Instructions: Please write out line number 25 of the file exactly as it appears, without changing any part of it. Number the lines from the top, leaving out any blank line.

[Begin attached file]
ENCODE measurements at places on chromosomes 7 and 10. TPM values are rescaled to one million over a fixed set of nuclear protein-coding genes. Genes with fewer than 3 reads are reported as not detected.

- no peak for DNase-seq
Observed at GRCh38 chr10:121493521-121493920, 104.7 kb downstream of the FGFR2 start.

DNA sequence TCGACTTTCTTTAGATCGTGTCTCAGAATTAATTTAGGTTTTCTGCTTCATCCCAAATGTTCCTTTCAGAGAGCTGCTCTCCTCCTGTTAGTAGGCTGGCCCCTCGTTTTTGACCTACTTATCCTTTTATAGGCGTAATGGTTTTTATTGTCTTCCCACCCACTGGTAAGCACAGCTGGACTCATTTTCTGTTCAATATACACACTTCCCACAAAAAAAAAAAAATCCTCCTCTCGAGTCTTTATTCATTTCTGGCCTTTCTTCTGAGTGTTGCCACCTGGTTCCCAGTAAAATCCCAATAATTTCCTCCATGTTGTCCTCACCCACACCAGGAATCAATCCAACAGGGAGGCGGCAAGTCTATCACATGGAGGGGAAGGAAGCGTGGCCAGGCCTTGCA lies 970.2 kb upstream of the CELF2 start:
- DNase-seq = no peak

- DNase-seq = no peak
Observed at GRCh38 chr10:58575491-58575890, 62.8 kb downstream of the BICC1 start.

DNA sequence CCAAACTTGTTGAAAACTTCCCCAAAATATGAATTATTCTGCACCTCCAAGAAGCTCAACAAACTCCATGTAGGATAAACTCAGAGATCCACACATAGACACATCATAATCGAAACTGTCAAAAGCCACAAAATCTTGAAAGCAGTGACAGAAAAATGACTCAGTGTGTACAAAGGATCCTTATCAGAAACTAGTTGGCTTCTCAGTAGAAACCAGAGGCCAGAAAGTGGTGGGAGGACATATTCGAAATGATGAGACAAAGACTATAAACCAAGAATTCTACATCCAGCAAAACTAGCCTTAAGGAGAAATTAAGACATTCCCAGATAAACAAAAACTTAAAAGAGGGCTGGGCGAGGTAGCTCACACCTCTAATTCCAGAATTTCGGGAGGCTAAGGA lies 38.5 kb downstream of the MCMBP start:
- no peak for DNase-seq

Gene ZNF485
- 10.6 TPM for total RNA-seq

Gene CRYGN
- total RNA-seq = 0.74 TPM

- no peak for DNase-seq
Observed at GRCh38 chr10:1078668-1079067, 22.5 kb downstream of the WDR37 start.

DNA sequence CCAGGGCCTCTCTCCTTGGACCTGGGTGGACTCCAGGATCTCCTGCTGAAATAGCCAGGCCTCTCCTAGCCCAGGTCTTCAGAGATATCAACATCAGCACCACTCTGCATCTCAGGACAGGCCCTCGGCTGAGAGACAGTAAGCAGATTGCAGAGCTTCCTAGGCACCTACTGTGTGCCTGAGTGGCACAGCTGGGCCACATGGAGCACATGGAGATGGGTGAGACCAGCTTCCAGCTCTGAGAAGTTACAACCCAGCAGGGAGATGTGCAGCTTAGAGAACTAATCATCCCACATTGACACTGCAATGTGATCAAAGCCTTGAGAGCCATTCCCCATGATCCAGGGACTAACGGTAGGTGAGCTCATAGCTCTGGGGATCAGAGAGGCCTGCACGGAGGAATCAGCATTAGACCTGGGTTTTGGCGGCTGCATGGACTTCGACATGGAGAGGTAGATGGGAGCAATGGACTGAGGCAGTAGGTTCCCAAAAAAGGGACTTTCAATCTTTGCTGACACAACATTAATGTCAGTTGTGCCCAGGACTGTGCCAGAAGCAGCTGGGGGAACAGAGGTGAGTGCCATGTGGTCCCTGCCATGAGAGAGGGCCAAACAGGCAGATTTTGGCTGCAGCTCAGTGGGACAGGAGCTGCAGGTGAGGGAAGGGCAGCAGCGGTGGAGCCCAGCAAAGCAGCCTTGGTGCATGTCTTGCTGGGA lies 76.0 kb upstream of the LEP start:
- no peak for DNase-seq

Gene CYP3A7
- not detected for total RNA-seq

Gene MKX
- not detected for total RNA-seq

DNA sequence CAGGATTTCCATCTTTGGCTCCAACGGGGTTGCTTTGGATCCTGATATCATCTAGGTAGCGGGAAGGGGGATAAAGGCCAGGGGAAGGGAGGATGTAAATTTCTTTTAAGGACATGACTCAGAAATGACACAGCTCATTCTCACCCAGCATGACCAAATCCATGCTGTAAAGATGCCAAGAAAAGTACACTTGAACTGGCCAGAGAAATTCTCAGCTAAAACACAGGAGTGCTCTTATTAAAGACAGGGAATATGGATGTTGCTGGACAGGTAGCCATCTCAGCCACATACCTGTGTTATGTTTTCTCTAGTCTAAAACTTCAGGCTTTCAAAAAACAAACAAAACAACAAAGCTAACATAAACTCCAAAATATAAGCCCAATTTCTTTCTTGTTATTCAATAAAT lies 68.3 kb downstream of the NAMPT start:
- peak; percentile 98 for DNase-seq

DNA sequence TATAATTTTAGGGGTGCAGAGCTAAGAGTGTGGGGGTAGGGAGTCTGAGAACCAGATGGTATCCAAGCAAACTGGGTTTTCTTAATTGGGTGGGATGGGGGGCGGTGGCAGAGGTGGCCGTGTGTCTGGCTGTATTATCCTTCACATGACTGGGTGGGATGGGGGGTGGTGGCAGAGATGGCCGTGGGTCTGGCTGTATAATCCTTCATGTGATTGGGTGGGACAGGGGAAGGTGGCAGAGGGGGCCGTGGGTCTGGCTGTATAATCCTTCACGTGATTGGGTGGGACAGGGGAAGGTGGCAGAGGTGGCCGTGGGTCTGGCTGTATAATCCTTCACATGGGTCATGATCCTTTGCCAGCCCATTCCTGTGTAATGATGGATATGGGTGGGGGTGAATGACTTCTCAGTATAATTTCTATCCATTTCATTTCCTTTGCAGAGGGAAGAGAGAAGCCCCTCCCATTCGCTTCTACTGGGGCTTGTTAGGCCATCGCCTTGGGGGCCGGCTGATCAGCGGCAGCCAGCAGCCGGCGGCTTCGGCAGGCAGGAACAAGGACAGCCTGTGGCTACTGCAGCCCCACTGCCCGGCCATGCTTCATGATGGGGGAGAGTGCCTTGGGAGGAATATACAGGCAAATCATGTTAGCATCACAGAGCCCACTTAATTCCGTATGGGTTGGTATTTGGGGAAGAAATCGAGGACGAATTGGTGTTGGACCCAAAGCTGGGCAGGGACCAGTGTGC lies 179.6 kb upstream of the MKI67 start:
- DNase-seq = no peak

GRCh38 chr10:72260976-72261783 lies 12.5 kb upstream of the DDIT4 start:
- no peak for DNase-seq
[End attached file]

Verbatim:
- DNase-seq = no peak